As Josh pointed out, motion capture data takes manipulation if the character doesn't match the actors body, it helps if you alter the actor like the muppeteers did with those big feet in the video, but still as with the Serkis example the further the difference the more animator's are needed to alter it. I think the Mickey Mouse example is excellent, an actor in a turtle suit is not going to move the same as an animator would make Vern from Over the Hedge move.

Richard Lico (game animator) has an example of some mocap data he cleaned up on his reel ( Which shows what a large quantity he has to add. The muppet stuff looks a little more clean in capturing, and it's just a matter of time. But I wonder what stage the technology is at right now, it's hard to tell because the PR machines keep touting it as perfect and animator's as just button pushers. But then you hear from animator's stories like Zemekis liking a shot on Monster House and asking "why can't all our shots look like that?" and him being told that that shot was all hand keyed.

Currently I'm big into Blue Sky's Horton. A lot of that stuff is just a celebration of movement possible only in animation. But having such an exaggerated motion style makes me wonder if it's possible to also have close quiet moments of real pathos like you find in the Incredibles. And that's the real advantage of Incredbiles and Ratatouille, the ability to portray deep feelings and thoughts. Probably the right story could mix both styles, but it's hard for me right now to imagine.

Anyway, I agree that Ratatouille is not taking full advantage of the animation medium. But at the same time, if it were mocapped, the actors may not synch up the body to allow an animator to put the strong facial work on top. The muppeteers do it, but it takes practice and rehearsing, and I wonder if the pose and attention are stronger when it comes from a single mind (1 animator vs 3 pupeteers).

(man you're a posting machine today :)

Keith Lango said...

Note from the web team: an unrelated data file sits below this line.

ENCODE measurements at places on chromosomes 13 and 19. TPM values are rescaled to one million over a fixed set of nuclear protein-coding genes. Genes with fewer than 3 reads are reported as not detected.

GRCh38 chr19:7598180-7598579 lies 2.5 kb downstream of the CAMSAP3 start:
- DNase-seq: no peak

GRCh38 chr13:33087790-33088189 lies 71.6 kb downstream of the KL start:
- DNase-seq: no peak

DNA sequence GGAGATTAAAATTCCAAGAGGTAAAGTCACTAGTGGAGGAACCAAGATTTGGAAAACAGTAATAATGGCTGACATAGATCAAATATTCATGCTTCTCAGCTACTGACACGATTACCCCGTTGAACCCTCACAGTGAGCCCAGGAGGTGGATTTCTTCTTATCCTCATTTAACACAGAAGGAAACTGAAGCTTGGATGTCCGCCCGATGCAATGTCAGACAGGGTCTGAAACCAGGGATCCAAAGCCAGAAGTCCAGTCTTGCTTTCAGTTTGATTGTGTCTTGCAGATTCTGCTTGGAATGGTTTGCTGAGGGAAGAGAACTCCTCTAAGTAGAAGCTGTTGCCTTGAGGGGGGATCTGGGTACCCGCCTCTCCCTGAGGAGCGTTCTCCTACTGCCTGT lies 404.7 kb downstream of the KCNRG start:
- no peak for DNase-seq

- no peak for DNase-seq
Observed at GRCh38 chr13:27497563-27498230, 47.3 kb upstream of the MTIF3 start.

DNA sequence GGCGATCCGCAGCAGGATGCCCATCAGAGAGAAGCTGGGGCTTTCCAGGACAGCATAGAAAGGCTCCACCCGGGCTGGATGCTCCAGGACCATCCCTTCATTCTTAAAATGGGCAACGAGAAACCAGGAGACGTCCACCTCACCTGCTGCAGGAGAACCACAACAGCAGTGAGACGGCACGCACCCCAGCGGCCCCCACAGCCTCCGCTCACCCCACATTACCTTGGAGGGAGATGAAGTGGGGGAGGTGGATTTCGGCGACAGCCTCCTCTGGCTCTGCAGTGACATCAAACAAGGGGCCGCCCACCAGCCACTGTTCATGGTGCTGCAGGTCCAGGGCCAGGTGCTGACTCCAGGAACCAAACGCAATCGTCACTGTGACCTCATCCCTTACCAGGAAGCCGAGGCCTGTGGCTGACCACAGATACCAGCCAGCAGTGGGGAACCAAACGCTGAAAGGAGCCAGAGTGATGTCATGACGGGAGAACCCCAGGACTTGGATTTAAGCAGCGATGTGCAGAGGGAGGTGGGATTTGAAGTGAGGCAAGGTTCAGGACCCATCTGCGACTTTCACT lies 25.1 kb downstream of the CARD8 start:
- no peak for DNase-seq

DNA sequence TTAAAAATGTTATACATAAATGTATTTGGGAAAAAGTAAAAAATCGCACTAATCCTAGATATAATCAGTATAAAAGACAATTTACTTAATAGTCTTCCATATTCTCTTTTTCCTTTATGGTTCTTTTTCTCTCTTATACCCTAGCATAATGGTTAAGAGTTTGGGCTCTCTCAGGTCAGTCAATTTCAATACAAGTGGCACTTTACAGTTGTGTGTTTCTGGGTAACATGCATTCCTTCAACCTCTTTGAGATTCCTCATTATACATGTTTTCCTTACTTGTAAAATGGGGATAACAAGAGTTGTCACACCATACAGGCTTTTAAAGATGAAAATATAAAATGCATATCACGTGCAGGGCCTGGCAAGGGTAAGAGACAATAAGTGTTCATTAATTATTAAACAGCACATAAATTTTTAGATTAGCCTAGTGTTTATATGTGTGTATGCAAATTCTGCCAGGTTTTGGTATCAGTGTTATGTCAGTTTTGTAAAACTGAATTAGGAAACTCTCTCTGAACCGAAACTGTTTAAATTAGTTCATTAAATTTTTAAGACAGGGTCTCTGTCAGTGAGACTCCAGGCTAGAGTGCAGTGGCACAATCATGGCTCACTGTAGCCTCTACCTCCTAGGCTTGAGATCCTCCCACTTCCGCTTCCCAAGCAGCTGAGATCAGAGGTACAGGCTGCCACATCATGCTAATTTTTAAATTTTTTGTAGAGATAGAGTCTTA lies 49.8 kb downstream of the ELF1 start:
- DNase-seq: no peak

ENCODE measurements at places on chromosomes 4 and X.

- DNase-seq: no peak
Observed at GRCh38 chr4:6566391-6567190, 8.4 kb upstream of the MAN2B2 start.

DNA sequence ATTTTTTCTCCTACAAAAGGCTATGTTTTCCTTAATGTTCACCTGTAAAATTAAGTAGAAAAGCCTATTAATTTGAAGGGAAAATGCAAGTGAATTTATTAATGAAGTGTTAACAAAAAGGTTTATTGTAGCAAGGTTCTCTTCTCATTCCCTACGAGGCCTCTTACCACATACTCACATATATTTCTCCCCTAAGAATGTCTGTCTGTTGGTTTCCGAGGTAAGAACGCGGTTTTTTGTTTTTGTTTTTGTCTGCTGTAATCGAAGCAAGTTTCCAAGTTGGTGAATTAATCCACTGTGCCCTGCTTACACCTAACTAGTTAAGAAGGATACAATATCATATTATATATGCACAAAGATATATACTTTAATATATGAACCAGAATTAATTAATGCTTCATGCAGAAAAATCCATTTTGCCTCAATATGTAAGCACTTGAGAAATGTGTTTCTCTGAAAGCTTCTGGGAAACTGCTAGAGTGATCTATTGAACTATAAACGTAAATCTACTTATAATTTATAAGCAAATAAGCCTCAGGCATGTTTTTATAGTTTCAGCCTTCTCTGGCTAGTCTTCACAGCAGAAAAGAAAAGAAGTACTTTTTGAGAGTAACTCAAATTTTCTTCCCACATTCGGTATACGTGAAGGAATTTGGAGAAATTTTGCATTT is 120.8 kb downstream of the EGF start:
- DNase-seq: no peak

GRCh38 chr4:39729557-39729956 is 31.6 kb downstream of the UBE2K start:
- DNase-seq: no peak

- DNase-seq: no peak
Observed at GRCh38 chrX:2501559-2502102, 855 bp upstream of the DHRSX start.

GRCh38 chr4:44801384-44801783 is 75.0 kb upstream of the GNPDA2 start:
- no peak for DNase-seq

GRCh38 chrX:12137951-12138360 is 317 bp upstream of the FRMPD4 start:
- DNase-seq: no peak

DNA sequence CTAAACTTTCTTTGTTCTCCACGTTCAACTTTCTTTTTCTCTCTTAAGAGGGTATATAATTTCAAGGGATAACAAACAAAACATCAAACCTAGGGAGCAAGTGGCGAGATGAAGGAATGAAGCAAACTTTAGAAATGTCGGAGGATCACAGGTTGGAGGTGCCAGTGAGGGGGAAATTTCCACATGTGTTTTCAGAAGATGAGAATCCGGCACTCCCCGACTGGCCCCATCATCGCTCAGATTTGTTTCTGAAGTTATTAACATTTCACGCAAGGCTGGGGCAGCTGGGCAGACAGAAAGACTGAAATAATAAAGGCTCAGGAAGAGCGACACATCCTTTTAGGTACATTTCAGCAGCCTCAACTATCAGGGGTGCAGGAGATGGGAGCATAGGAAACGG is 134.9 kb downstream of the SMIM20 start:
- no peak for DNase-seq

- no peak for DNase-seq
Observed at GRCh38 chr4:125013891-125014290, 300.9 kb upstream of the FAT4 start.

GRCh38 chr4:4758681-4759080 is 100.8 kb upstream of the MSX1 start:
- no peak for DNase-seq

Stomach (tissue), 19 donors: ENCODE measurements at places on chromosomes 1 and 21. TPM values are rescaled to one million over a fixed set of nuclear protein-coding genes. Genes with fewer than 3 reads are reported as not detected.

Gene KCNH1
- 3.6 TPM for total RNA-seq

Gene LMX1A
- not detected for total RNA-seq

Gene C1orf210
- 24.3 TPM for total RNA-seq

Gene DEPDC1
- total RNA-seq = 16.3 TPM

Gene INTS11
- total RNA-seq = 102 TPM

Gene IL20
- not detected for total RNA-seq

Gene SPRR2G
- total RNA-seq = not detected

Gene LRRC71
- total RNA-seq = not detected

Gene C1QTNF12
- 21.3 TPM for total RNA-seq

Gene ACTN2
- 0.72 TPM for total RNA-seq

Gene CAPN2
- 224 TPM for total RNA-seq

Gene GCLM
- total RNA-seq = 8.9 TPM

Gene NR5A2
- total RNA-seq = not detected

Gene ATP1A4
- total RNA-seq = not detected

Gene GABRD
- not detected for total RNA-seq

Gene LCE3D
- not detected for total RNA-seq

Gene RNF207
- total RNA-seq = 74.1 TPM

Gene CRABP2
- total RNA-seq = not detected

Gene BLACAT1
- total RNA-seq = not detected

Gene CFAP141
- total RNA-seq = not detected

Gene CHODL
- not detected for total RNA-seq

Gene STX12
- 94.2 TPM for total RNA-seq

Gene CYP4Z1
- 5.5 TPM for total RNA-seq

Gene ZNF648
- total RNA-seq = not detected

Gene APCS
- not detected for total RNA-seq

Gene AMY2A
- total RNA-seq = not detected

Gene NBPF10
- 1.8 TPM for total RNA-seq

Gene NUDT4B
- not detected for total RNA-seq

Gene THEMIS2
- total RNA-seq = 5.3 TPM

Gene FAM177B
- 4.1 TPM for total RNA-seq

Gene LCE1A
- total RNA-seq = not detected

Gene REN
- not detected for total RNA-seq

@Andreas: Thanks for adding your thoughts. When I speak of muscularity I'm not referring to deformations. Rather I am talking about the sense that a character is being moved from within by muscle effort, rather than being manipulated externally- which is a very common vibe one gets from Cg animation.

Keith Lango said...

@Alonso: good thoughts. One thing about re-mapping of motion-- this is definitely a current focus for the software developers. They're also looking into filtering the motion, applying different interpretive style's for the data- kinda like a Photoshop filter for the motion.

As for facial animation I don't think mop-cap looks good at all with that yet. Even the Henson stuff, while intriguing, leaves a lot to be desired. That stuff is still best handled by hand right now in my opinion.

Regarding the need for 'animators' to work on mo-cap data, this is where I fall in the camp that you are more of a motion technician than an animator. To me animation means bringing things to life- the soul of it, the source of it. When working with data the soul belongs in someone else's work. You're just the assistant cleaning up the work, much like assistants in 2d clean up and tie down the key animator's drawings. No 2d assistant would pretend they were creating the soul of the performance.